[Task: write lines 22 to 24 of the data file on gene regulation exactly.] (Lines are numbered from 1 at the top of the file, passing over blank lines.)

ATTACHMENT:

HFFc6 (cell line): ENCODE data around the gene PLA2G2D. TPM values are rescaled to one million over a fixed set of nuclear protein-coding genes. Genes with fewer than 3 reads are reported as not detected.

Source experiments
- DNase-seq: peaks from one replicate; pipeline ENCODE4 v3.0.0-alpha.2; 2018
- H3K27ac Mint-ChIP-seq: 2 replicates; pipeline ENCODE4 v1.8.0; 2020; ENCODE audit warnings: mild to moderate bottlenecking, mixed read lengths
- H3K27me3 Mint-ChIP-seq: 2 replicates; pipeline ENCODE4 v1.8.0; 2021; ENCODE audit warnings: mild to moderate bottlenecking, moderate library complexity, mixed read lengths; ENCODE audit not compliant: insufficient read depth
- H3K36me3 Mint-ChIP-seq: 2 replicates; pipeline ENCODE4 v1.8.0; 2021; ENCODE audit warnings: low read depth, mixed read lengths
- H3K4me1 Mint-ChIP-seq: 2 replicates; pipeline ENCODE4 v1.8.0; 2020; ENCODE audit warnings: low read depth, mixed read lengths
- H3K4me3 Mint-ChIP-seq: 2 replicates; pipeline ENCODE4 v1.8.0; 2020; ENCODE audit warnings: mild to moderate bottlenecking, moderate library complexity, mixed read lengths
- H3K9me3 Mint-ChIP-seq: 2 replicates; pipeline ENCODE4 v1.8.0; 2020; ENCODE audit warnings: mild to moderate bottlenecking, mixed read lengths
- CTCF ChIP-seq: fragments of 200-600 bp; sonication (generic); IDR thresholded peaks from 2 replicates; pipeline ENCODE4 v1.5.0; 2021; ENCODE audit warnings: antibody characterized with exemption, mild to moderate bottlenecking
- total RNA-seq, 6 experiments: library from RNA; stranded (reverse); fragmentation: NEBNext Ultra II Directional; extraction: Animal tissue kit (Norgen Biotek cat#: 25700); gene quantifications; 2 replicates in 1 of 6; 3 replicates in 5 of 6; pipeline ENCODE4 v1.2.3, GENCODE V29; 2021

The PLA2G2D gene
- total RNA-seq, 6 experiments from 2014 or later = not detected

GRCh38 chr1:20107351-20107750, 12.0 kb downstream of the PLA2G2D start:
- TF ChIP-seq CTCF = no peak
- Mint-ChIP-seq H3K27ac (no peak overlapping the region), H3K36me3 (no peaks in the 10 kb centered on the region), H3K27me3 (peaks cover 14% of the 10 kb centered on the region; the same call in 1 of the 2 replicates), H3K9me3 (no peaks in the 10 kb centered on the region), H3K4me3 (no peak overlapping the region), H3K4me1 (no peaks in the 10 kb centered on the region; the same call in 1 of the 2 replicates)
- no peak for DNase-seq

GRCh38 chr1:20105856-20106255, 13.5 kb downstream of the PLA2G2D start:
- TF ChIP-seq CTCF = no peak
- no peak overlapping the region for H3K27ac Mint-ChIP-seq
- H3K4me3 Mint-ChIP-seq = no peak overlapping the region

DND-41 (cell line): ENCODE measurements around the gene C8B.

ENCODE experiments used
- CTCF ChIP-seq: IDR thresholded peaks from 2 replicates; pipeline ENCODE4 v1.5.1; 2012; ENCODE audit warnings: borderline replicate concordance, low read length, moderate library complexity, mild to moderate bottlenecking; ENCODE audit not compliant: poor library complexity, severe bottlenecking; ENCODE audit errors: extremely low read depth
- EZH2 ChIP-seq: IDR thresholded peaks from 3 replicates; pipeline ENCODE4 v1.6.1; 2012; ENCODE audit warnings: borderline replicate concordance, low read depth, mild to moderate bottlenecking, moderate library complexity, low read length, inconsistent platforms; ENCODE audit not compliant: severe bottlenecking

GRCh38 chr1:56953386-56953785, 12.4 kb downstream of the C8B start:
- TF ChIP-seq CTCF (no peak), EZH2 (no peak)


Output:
DND-41 (cell line): ENCODE measurements around the gene C8B.

ENCODE experiments used
- CTCF ChIP-seq: IDR thresholded peaks from 2 replicates; pipeline ENCODE4 v1.5.1; 2012; ENCODE audit warnings: borderline replicate concordance, low read length, moderate library complexity, mild to moderate bottlenecking; ENCODE audit not compliant: poor library complexity, severe bottlenecking; ENCODE audit errors: extremely low read depth